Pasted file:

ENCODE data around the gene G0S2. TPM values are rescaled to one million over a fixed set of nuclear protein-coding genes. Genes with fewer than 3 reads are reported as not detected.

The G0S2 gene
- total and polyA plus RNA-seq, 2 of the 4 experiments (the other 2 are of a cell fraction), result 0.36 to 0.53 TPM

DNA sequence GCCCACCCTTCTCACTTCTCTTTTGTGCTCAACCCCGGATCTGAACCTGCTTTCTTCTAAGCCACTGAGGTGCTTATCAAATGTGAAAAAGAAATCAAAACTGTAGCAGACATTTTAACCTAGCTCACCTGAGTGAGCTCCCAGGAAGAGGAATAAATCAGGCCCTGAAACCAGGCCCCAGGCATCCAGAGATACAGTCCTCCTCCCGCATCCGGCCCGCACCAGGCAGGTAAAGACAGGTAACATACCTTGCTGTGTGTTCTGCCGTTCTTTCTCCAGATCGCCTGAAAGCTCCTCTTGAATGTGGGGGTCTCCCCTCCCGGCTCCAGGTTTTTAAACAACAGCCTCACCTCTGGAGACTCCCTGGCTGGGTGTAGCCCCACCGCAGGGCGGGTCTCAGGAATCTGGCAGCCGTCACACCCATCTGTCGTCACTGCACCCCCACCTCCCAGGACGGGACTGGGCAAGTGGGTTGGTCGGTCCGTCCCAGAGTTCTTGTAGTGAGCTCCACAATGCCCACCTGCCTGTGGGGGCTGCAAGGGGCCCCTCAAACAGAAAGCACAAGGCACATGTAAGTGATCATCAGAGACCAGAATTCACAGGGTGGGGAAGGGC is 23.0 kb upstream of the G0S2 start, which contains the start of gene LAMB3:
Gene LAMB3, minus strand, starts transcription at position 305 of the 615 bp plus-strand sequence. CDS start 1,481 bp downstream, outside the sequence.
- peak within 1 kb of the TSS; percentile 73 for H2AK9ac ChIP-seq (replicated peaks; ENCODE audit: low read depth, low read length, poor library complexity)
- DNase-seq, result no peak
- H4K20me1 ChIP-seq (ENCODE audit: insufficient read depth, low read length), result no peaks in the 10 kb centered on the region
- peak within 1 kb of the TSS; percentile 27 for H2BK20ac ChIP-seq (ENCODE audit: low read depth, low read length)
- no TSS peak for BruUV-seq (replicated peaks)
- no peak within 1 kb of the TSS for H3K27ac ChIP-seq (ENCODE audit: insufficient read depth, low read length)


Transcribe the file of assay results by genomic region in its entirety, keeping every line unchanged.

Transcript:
ENCODE data around the gene G0S2. TPM values are rescaled to one million over a fixed set of nuclear protein-coding genes. Genes with fewer than 3 reads are reported as not detected.

The G0S2 gene
- total and polyA plus RNA-seq, 2 of the 4 experiments (the other 2 are of a cell fraction), result 0.36 to 0.53 TPM

DNA sequence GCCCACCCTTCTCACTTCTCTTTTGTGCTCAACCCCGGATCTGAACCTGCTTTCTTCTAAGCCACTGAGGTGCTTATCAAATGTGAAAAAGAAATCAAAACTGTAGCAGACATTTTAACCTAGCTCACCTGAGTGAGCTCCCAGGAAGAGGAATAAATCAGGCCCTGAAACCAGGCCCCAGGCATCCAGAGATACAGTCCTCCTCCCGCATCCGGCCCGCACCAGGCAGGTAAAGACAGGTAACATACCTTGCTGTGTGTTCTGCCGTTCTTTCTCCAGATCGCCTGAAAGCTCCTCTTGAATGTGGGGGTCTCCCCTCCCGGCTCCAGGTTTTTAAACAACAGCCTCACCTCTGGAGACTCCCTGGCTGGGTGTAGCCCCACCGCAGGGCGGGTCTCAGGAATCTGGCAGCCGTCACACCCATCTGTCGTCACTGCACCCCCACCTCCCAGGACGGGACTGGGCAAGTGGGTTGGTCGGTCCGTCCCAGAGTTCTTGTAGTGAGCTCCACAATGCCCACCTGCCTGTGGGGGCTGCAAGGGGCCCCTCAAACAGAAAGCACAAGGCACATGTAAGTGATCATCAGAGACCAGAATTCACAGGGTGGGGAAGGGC is 23.0 kb upstream of the G0S2 start, which contains the start of gene LAMB3:
Gene LAMB3, minus strand, starts transcription at position 305 of the 615 bp plus-strand sequence. CDS start 1,481 bp downstream, outside the sequence.
- peak within 1 kb of the TSS; percentile 73 for H2AK9ac ChIP-seq (replicated peaks; ENCODE audit: low read depth, low read length, poor library complexity)
- DNase-seq, result no peak
- H4K20me1 ChIP-seq (ENCODE audit: insufficient read depth, low read length), result no peaks in the 10 kb centered on the region
- peak within 1 kb of the TSS; percentile 27 for H2BK20ac ChIP-seq (ENCODE audit: low read depth, low read length)
- no TSS peak for BruUV-seq (replicated peaks)
- no peak within 1 kb of the TSS for H3K27ac ChIP-seq (ENCODE audit: insufficient read depth, low read length)